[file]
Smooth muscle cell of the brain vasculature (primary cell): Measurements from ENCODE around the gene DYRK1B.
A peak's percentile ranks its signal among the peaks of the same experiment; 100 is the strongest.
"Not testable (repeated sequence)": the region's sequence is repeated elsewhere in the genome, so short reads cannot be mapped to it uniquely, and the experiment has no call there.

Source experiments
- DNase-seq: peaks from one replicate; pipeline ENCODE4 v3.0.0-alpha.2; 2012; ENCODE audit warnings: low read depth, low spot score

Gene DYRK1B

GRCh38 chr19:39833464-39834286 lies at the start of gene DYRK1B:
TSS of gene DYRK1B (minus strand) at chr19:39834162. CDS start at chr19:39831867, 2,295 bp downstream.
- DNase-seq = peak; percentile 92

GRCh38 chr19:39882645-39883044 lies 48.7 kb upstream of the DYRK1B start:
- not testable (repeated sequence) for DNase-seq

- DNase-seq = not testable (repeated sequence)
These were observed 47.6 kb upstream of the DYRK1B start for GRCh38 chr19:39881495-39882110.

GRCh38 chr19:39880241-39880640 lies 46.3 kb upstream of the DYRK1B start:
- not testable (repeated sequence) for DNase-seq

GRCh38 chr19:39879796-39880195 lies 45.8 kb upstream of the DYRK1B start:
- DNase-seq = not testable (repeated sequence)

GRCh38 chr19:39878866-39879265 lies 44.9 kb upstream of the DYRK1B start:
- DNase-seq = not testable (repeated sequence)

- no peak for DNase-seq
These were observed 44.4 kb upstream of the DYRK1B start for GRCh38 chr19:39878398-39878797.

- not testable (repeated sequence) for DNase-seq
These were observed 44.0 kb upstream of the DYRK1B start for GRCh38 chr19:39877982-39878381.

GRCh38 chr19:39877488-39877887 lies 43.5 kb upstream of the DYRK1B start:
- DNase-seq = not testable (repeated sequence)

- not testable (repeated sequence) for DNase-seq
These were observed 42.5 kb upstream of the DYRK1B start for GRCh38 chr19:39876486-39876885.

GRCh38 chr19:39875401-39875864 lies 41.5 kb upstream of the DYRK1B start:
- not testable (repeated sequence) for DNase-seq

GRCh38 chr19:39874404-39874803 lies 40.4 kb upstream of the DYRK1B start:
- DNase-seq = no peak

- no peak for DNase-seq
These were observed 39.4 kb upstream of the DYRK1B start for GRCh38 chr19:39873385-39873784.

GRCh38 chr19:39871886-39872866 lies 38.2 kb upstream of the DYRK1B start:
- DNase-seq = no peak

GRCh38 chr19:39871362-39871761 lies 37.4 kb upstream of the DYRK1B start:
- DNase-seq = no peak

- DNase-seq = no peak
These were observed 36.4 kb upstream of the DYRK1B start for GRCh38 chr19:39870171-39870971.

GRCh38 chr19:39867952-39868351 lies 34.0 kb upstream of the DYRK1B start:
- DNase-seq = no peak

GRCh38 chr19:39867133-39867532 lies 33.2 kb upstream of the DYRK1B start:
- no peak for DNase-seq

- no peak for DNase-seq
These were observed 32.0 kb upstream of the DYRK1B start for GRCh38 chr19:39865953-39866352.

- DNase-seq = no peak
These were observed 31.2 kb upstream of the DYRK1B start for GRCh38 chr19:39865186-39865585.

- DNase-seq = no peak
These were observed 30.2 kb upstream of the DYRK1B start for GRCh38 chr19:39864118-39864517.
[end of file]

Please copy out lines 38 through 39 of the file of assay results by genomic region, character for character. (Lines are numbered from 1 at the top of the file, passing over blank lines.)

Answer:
- DNase-seq = no peak
These were observed 36.4 kb upstream of the DYRK1B start for GRCh38 chr19:39870171-39870971.